North Georgia Performs First Same Sex Marriages on Day of Ruling

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Pickens County was the first in North Georgia to perform same sex marriage following the landmark ruling by the Supreme Court. Supporters of same sex marriage celebrated outside the Supreme Court in Washington, D.C., on Friday, June 26th 2015 after the U.S. Supreme Court handed down a ruling concerning same-sex marriage. The high court ruled that same sex couples have the right to get married in all 50 states.

The Supreme Court says in its ruling that States cannot keep same-sex couples from marrying and must recognize their unions. This decision has been the focus of speculation for months. The decision was 5-4. Justice Anthony Kennedy wrote the majority opinion. Chief Justice John Roberts and Justices Antonin Scalia, Clarence Thomas, and Samuel Alito, who voted against the ruling, wrote their own dissenting opinions.

This was a historic moment in the United States. This decision spurred the move of some local same sex couples to take advantage of the ruling and our own local Probate Judge’s offices issued same sex marriage license beginning on Friday. The Probate Court of Pickens County, GA issued a marriage license to two men who were married on Friday and two women received their license in Cherokee County, Georgia were also married on Friday, June 26th. FetchYourNews did reach out to the couples and offered for them to make a comment but both couples have declined at this time, with one of the men telling us,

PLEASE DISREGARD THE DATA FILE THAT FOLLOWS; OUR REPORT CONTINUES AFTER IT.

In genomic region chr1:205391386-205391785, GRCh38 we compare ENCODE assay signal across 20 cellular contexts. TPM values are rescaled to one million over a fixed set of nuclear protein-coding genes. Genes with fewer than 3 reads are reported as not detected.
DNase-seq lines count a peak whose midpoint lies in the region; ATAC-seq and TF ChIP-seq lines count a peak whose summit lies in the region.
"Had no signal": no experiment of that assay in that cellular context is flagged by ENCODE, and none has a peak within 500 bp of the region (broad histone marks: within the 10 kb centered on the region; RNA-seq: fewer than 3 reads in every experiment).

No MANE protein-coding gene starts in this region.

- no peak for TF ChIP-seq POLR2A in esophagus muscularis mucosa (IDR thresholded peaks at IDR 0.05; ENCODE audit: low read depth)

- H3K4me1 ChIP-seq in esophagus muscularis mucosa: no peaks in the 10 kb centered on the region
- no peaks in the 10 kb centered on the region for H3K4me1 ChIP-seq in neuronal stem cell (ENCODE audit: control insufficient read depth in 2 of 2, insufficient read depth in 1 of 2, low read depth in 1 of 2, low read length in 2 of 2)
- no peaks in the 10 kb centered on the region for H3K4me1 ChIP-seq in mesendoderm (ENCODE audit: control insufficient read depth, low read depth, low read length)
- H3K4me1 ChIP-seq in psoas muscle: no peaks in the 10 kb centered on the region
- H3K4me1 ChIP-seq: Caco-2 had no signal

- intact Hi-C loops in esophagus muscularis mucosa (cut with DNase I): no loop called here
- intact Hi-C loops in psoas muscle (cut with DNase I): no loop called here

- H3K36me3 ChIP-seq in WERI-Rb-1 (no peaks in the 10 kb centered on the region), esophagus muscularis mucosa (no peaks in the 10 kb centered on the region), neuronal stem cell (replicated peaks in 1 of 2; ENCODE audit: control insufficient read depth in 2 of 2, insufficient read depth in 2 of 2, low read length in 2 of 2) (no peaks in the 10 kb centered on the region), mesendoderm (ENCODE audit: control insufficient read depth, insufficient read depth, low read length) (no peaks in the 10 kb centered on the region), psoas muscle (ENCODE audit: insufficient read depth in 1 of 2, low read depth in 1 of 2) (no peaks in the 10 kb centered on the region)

“We did this for private reasons, not for the publicity.”

Gilmer County Georgia Probate Office issued 3 same sex marriage licenses on June 29th but we do not know if they were married yet.

Before Friday’s ruling, same sex marriage had already been made legal in 37 states and the District of Columbia, by either legislative or voter action or by federal courts that overturned state’ bans.

Roberts wrote, in his dissent, that the court had taken an “extraordinary step” in deciding not to allow states to decide the issue for themselves, saying that the Constitution does not define marriage.

State rights come into question after this historical move by the Supreme Court; so what happens with gun carry permits? Are they accepted in all 50 states now? Do states have any rights at all left?

See full document here: Supreme Court Decision

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